How to Solder Copper to Aluminum at 350°F with Super Alloy 1 and a Propane Torch.
Mike uses a propane torch to solder a small piece of copper tubing to an aluminum plate. Joining dissimilar metals is a useful technique that may be utilized for many applications including:
- Home and Commercial Refrigeration
- Metal Sculpting
- Ornamental Art
- Foreign Auto Air Conditioning Repair
- Air Conditioning Repair
Super Alloy 1’s low working temperature enables anyone to solder copper to aluminum quickly and easily.
Begin by preparing the metal. Use an abrasive material to remove all oxidation from the aluminum and copper just prior to soldering. Failure to pre-clean may result in improper bonding of the filler rod.
Next, gently and broadly preheat the copper and aluminum, focusing the heat more on the aluminum side. Aluminum dissipates heat quickly, while copper retains heat, so heating the dissimilar metals in this fashion will bring both metals to the proper working temperature at approximately the same time.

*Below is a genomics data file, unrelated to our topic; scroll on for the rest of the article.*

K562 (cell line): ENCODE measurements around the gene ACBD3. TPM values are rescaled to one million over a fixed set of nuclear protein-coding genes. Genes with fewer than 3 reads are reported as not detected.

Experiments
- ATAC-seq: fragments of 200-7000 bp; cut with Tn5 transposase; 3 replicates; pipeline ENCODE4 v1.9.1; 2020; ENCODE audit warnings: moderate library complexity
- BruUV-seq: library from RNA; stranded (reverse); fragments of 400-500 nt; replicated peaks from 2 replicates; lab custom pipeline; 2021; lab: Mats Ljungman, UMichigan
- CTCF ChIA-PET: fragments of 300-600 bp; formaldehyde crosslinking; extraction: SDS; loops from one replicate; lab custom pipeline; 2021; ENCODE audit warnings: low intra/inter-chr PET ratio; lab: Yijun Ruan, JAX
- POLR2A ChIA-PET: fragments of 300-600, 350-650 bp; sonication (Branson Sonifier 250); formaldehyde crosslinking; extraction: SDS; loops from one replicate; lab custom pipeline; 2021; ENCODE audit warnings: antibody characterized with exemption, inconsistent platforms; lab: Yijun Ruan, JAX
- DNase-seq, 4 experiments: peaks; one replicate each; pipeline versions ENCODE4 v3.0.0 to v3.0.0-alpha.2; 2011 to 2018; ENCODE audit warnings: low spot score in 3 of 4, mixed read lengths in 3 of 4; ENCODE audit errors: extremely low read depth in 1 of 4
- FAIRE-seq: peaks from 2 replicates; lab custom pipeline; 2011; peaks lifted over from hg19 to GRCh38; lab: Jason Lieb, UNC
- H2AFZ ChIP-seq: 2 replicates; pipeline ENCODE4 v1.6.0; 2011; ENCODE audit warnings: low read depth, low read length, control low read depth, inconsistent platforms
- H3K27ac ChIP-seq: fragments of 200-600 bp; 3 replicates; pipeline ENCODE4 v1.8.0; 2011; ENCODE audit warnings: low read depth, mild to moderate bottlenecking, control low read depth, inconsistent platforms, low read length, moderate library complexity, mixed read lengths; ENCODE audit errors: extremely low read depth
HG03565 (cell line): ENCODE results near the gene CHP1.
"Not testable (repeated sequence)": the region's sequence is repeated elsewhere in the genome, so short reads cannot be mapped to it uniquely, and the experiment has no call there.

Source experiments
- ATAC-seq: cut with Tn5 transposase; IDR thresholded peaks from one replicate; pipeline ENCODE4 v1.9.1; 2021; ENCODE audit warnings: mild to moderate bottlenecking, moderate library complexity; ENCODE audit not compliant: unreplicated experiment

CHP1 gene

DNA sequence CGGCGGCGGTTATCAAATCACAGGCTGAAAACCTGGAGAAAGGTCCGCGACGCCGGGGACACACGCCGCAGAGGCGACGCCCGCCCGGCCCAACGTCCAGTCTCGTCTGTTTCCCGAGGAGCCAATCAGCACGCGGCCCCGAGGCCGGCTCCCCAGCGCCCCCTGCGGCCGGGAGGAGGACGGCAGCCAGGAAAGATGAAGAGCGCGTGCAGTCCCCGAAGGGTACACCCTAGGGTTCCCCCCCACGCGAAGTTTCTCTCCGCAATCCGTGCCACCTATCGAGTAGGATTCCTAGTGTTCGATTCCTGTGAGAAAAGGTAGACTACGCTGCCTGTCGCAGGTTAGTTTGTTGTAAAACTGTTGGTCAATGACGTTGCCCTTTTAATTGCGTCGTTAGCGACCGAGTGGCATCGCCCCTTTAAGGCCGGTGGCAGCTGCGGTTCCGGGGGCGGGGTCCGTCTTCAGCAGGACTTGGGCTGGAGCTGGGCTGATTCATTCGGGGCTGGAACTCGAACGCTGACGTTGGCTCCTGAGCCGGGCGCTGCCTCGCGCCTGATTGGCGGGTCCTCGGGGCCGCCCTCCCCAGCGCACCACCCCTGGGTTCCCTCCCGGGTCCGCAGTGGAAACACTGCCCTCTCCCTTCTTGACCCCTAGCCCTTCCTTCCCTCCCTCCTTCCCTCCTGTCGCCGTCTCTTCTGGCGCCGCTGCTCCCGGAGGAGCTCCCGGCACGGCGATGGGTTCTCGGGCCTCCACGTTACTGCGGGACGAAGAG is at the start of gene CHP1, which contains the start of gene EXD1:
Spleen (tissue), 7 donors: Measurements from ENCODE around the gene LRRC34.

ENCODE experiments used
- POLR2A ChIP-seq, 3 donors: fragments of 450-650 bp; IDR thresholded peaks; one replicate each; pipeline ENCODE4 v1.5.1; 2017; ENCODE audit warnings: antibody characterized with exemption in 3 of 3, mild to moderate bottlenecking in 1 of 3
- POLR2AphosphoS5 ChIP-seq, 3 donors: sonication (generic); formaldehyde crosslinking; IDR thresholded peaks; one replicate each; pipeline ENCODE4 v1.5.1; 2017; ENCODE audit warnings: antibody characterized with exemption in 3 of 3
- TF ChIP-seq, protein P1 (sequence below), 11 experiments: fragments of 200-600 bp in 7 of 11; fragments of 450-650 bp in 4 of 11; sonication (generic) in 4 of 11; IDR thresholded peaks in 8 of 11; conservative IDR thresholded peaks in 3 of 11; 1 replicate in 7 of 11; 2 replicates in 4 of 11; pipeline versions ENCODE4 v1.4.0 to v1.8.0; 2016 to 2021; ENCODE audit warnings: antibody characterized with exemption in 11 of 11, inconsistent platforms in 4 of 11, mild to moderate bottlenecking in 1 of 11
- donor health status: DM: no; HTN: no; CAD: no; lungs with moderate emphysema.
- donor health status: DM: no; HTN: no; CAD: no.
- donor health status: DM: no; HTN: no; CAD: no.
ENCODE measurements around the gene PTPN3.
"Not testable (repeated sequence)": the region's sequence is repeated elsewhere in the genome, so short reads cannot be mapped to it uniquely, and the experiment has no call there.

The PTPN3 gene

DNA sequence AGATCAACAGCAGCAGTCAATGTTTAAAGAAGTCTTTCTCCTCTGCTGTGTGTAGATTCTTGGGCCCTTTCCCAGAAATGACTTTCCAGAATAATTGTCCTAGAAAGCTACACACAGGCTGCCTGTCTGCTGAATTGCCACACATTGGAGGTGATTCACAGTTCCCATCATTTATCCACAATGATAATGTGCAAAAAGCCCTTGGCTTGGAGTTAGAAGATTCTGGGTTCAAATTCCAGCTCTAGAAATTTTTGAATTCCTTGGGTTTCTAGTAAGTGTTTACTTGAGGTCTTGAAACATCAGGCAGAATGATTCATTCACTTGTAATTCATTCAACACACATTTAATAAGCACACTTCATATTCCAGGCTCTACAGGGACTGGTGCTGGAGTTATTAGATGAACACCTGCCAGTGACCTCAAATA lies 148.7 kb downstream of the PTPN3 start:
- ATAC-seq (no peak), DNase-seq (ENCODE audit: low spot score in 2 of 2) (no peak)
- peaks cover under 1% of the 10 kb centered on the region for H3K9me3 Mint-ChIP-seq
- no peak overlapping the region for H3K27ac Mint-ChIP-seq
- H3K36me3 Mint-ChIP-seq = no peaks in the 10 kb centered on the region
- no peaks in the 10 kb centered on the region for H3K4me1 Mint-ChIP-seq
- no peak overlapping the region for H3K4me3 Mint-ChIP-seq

Immerse the rod into the flux and apply at the joint while continuing to heat the metals. The flux will change from golden to brown colored when the metals reach 350°F, indicating it’s time to add the low temperature solder rod.
After applying the solder, allow the bonded parts to cool naturally, then remove any excess flux with warm water and a wire brush.
This same technique can be used to solder any number of metals, in any combination: zamak, zinc, pot metal, aluminum, brass, bronze, steel, galvanized, stainless and more. Super Alloy 1 solder and flux can be applied with nearly any torch, due to its low melting temperature: butane, propane, soldering iron, handheld torch
- Never heat the copper red hot. Super Alloy 1 solder flows at a considerably lower temperature than red hot copper.
- If the flux turns black, you’ve overheated it. Remove flux with warm water and reapply.